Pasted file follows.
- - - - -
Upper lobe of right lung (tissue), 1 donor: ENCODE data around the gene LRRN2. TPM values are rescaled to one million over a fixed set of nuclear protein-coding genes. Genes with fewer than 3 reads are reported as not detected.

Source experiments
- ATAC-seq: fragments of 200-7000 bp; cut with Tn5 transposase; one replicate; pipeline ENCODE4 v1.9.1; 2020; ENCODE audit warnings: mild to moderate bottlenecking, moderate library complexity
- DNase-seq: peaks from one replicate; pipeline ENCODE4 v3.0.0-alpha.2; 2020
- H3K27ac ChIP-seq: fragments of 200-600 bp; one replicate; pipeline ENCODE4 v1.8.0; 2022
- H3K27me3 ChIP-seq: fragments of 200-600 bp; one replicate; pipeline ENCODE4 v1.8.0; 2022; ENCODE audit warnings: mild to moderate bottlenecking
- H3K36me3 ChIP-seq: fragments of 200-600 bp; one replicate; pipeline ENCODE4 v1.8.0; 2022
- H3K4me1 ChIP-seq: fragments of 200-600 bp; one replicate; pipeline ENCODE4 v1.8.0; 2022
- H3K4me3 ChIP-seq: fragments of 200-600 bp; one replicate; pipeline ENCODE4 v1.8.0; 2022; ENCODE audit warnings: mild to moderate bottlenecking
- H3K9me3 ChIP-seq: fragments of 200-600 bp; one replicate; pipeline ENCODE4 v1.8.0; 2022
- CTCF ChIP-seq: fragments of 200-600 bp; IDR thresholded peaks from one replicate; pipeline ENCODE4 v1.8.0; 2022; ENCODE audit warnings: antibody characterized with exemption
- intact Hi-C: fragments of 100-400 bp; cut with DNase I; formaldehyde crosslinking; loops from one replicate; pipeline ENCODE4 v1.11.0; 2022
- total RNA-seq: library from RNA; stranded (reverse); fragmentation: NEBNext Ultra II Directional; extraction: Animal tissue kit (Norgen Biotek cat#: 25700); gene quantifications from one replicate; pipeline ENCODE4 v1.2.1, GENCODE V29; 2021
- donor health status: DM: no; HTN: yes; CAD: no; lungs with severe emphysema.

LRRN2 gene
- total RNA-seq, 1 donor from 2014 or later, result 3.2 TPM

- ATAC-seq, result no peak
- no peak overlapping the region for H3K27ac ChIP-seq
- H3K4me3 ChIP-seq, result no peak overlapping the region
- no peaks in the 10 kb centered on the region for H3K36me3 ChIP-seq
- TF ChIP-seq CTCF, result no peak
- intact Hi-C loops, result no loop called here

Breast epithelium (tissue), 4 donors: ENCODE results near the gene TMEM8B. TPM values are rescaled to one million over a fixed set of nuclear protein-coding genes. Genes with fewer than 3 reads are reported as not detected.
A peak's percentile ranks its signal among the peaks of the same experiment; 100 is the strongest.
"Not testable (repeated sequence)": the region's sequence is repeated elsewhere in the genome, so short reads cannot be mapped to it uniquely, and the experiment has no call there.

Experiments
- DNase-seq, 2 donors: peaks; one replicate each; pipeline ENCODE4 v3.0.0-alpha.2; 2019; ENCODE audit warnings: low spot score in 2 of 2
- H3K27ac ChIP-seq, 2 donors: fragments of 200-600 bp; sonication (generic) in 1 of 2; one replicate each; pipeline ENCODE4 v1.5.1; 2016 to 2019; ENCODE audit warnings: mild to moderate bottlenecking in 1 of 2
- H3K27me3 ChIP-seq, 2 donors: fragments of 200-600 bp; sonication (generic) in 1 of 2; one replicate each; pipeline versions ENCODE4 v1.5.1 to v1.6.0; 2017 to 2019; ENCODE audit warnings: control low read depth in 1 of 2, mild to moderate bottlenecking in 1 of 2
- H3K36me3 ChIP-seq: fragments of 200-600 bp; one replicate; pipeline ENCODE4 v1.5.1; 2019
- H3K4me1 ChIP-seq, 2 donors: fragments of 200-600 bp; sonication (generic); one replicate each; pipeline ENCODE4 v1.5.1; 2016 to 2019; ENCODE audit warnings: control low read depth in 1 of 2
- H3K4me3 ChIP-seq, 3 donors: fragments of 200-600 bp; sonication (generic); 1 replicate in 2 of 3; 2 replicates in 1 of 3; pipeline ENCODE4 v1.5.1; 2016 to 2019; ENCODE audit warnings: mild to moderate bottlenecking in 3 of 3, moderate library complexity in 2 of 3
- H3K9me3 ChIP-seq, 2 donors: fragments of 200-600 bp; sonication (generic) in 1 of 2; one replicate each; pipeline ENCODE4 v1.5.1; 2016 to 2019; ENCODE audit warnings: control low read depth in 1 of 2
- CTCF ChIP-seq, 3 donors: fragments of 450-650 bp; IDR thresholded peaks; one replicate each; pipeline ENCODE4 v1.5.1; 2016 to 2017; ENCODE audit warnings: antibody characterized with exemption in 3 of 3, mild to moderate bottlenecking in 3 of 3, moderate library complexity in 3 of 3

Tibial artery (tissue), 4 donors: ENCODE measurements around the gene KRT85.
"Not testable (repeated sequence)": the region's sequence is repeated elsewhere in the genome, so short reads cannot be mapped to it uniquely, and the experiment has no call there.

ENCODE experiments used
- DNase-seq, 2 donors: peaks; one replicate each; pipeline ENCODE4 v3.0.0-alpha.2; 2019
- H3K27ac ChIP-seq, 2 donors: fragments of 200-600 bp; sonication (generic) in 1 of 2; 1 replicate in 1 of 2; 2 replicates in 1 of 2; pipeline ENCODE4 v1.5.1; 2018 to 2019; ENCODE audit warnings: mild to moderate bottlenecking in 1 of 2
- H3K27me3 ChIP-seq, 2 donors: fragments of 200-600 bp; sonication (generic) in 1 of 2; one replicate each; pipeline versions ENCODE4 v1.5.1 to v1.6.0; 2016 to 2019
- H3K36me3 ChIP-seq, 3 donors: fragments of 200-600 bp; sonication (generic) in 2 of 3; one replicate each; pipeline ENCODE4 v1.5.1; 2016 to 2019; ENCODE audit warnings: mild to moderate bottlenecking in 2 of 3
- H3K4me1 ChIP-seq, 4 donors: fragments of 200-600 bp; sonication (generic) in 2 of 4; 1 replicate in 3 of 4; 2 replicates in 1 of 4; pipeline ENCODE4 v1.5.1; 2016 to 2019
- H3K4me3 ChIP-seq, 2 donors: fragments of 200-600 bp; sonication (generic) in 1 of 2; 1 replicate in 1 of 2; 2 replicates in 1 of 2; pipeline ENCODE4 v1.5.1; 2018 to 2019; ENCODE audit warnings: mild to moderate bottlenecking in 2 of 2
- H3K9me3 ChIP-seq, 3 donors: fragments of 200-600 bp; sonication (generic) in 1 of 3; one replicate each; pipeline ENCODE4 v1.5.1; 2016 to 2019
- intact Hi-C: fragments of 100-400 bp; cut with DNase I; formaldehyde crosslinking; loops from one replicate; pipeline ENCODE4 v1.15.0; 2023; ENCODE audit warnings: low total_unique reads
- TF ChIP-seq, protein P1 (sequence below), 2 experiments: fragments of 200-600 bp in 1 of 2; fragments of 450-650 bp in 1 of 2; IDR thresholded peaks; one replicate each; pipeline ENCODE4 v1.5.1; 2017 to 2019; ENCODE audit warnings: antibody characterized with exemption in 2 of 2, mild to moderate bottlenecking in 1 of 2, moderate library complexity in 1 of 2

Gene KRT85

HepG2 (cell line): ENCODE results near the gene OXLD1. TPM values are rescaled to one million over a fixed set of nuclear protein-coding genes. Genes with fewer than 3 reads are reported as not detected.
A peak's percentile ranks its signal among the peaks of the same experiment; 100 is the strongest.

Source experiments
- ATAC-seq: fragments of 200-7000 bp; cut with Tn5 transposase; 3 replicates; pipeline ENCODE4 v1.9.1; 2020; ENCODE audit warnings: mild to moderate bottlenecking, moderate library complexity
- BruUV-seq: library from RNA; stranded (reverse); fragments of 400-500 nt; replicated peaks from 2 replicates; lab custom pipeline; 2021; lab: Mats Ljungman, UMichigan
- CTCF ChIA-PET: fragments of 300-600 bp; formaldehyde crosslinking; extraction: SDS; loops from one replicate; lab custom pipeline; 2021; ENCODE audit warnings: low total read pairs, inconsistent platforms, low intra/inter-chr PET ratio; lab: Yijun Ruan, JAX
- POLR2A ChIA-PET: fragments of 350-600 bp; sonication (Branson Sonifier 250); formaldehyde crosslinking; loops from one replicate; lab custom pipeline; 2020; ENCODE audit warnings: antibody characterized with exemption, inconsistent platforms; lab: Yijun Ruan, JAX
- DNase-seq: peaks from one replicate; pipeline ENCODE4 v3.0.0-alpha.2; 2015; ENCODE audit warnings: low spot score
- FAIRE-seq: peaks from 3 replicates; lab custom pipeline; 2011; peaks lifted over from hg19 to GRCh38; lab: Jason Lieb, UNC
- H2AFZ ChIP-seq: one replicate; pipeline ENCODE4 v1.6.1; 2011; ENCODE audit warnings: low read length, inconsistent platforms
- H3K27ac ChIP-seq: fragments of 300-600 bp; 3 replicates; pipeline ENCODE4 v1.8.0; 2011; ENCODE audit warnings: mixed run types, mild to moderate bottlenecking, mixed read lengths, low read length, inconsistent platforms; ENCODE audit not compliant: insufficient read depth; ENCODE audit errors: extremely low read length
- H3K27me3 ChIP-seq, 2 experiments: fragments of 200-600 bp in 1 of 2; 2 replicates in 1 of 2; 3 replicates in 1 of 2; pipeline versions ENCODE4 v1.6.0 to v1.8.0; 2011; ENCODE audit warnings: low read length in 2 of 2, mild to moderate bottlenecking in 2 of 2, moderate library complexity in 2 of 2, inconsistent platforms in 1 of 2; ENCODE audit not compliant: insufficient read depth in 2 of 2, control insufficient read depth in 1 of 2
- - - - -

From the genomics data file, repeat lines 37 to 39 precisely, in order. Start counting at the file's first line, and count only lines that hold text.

ENCODE experiments used
- DNase-seq, 2 donors: peaks; one replicate each; pipeline ENCODE4 v3.0.0-alpha.2; 2019
- H3K27ac ChIP-seq, 2 donors: fragments of 200-600 bp; sonication (generic) in 1 of 2; 1 replicate in 1 of 2; 2 replicates in 1 of 2; pipeline ENCODE4 v1.5.1; 2018 to 2019; ENCODE audit warnings: mild to moderate bottlenecking in 1 of 2